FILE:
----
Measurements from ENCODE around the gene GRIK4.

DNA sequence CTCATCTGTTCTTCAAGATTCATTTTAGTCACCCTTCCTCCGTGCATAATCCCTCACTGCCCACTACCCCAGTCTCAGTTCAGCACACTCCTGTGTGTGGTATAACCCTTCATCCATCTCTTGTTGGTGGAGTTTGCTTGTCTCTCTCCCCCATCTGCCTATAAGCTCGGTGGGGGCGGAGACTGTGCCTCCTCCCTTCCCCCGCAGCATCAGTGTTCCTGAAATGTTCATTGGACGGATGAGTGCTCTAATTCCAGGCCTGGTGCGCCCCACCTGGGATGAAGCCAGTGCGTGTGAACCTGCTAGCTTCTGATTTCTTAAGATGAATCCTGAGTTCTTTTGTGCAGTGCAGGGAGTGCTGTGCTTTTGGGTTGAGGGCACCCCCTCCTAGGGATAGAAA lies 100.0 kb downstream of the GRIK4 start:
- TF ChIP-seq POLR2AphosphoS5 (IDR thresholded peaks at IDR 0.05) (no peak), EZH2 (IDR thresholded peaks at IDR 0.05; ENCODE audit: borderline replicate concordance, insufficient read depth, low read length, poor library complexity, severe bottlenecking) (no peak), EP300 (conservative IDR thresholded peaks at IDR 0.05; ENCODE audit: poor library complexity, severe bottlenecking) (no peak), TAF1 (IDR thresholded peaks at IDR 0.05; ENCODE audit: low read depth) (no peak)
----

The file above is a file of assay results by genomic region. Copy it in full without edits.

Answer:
Measurements from ENCODE around the gene GRIK4.

DNA sequence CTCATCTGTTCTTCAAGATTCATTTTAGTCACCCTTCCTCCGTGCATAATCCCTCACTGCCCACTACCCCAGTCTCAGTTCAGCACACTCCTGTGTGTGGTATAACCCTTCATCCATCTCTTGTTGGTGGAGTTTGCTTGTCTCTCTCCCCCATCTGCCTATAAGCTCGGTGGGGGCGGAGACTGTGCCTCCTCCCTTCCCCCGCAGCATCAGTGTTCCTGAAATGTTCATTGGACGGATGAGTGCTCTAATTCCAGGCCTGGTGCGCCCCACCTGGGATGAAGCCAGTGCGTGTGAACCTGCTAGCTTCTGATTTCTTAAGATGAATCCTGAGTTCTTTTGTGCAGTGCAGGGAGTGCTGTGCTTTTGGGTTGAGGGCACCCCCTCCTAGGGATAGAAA lies 100.0 kb downstream of the GRIK4 start:
- TF ChIP-seq POLR2AphosphoS5 (IDR thresholded peaks at IDR 0.05) (no peak), EZH2 (IDR thresholded peaks at IDR 0.05; ENCODE audit: borderline replicate concordance, insufficient read depth, low read length, poor library complexity, severe bottlenecking) (no peak), EP300 (conservative IDR thresholded peaks at IDR 0.05; ENCODE audit: poor library complexity, severe bottlenecking) (no peak), TAF1 (IDR thresholded peaks at IDR 0.05; ENCODE audit: low read depth) (no peak)